Pryers Solicitors have been looking at a Conservative Party pledge to recruit thousands new NHS staff.
One year after pledging to recruit 5,000 new GPs, the Conservative Party has pledged to deliver 6,000 more doctors in general practice in England by 2024-25 to increase patient appointments.
A Conservative statement said the additional nurses, physios and pharmacists would be on top of the 20,000 extra staff promised through the creation of primary care networks.
The Party claim that an extra 6,000 doctors and 6,000 more nurses will enable the NHS to deliver 50 million more appointments a year in GP surgeries – an increase of more than 15 per cent.
However, Health Secretary Matt Hancock has also recently admitted that the 2015 pledge to recruit 5,000 GPs by 2020 has not been met.
In 2015, there were 34,500 GPs working in the NHS in England. But latest figures published by the NHS show that there are now fewer GPs than there were in 2015, when the target was announced. These numbers include registrars – trainee GPs who are qualified doctors but have not yet completed their specialist training.
Hancock told the BBC: “It’s true the number of GPs was falling when I became health secretary [in July 2018].”
Figures from NHS Digital show that when former Health Secretary Jeremy Hunt left the Department of Health in July 2018, there were only 162 more GPs in the NHS than there were when he made his original commitment. Mr Hancock dropped the deadline when he took over.
Previously the Department of Health said one of the challenges it faces in growing GP numbers is a rise in those taking early retirement and part-time working.
Dr Richard Vautrey, from the British Medical Association, said: “We wait with some trepidation to see if this latest promise can deliver.”
“The lack of detail as to exactly how all these promises will be made good, particularly with no firm commitment for full reform of the ridiculous pension taxation system, means it remains to be seen whether these long overdue and very necessary improvements will be achieved.”
Speaking at the Labour party conference in September, shadow health secretary Jon Ashworth said: “You can’t trust the Tories with our NHS.
“They always make election promises which they fail to deliver on.
“Tory ministers promised us 5,000 extra GPs but in fact we have lost 1,600 GPs under the Tories.”
“After years of starving the NHS of cash, it’s got harder and harder to get a GP appointment under the Tories.
The party has pledged to train 500 more GPs each year from 2021-22 – bringing the total in training to 4,000 – and estimates that by 2024-25 there will be an additional 3,000 doctors working and training in General Practice.
This also included plans to recruit 6,000 more non-GP workforce like nurses, physios and pharmacists, and ensure all patients can access digital booking systems and phone or online consultations.
They also announced plans to make it easier for doctors and nurses hoping to move to the UK to obtain visas. They said medical professionals will be given “preferential treatment” over applicants with other jobs and that decisions on their applications would be “guaranteed” within two weeks. Medical professional applicants will also pay half the amount faced by others to undergo the process, at £464 rather than £928, and will be able to pay the cost of the Immigration Health Surcharge through their salary.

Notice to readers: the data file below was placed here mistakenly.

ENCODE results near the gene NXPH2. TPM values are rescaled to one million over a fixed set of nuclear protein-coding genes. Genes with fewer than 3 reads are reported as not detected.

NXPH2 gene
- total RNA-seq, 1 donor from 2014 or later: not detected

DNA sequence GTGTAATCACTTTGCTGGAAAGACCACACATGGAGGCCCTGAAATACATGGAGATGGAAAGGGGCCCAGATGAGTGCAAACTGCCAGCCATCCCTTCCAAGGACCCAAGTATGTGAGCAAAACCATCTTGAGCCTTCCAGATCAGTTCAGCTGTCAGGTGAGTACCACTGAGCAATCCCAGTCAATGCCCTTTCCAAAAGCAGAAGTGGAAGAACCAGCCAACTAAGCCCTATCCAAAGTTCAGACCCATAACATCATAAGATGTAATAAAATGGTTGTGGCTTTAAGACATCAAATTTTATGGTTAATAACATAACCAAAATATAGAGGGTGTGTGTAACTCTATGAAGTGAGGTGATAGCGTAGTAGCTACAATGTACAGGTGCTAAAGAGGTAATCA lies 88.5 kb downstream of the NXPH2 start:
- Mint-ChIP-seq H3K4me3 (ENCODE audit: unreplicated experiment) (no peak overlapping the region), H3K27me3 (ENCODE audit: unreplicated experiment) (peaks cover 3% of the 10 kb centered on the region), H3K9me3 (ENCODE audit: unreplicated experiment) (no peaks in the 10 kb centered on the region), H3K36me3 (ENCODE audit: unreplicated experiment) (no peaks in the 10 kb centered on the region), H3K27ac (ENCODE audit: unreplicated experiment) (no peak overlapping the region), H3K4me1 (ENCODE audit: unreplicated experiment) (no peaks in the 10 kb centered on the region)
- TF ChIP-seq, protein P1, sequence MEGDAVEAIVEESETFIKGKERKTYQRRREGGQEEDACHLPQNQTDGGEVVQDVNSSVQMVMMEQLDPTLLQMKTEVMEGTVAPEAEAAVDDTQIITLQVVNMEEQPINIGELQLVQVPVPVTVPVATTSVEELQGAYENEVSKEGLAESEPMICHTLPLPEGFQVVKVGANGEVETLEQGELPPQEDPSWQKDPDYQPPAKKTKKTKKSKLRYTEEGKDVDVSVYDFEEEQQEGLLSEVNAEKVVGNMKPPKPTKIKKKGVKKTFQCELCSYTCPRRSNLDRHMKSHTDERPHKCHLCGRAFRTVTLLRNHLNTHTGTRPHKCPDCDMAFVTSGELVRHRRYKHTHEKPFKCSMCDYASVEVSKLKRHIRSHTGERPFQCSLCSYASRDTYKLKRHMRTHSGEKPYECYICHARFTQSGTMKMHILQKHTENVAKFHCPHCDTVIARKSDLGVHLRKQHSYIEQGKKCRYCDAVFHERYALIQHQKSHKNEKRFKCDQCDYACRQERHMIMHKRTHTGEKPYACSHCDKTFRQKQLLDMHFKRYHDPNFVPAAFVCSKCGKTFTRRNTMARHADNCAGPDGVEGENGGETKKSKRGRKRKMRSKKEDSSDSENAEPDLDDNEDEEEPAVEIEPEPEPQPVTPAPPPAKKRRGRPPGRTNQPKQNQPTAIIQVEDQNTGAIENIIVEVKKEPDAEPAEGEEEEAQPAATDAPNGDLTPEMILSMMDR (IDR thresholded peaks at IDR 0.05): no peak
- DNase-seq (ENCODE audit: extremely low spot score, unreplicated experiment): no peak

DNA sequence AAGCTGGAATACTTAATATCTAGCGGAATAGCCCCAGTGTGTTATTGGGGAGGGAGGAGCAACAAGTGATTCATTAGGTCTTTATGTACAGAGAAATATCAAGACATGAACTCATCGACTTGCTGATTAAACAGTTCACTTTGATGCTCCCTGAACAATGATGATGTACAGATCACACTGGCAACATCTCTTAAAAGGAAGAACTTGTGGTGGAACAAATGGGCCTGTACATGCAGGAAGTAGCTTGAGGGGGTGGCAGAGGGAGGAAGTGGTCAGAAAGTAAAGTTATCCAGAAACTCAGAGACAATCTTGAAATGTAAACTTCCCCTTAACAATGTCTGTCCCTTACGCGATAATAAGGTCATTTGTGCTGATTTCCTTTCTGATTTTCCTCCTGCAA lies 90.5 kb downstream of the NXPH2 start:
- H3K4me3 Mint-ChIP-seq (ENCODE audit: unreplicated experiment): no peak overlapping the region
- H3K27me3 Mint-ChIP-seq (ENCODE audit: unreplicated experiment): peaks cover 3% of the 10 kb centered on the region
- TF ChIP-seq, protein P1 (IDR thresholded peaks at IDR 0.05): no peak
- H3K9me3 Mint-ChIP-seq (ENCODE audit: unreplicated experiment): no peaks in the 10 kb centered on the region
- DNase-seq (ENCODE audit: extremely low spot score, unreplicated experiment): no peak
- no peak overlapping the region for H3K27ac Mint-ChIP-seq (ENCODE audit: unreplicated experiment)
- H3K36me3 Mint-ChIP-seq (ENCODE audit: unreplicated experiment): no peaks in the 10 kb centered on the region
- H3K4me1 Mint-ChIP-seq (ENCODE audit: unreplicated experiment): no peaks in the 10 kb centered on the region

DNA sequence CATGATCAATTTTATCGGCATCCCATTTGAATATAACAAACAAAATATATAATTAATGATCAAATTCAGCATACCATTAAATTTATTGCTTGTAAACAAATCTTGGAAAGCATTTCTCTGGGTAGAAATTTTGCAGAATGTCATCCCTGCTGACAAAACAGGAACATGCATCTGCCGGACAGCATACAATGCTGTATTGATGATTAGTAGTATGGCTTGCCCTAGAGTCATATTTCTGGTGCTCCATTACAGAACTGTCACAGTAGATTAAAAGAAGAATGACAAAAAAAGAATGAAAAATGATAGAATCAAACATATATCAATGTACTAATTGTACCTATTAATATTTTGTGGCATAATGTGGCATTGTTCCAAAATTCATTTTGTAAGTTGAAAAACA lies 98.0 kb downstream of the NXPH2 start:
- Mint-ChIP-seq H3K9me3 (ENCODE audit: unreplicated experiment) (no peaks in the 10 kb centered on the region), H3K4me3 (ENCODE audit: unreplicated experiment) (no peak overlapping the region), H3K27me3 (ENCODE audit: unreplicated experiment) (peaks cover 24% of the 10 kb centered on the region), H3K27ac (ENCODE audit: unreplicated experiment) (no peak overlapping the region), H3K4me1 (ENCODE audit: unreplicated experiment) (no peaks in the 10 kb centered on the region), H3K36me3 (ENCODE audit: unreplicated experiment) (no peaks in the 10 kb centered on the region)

In response to the Conservative Party its election manifesto, published last week, the Royal College of GPs warned that with general practice already facing a “severe shortage of GPs”, the situation could deteriorate further if mutual recognition of professional medical qualifications with other European nations ends as the UK leaves the EU.
Pressures on NHS GPs have been growing, with new figures revealing that out of the 3,000 NHS practitioners seeking help for mental health problems from, a total of 1,855 (56 percent) are GPs.
Another report by the King’s Fund, Nuffield Trust and Health Foundation says: “The shortfall in the number of GPs is so serious that it cannot be filled at all. The only way forward is to use the skills of other staff, including pharmacists and physiotherapists, much more widely and routinely in and alongside general practice.”
The report also predicted that in the next five years nurse shortages will double and GP gaps nearly treble, without radical action.
Figures from the report suggest that more than 30,000 extra nurses are needed and almost 3,000 GPs, with this predicted to rise to nearly 70,000 nurses and more than 7,000 GPs within five years. And after a decade the gap could be 100,000 and more than 11,000 respectively.
For nurses, they say studying in England must be made more attractive. Bursaries were removed and tuition fees introduced in 2016. The report warns this has had a negative effect and calls for the introduction of a £5,200 annual grant for student nurses. It also says students who have already completed a degree and then want to retrain to be a nurse should be exempt from university fees. It also suggests the NHS will need to recruit 5,000 new nurses from abroad every year – three times the figure it is currently recruiting.
For GPs, the report recommends a different approach, as international recruitment is extremely difficult. It says other staff, such as physiotherapists and pharmacists, will need to see some of the patients GPs are currently treating.
The NHS in England is short of more than 100,000 personnel – one in 11 posts. NHS national bodies will next month publish a long-awaited interim workforce implementation plan, which will set out potential ways of tackling the staffing crisis.
Within the context of the work that we do at Pryers, we are concerned that with increasing pressures on already stretched medical professionals, more mistakes will be made and more patients will suffer adverse outcomes from the treatment that they receive.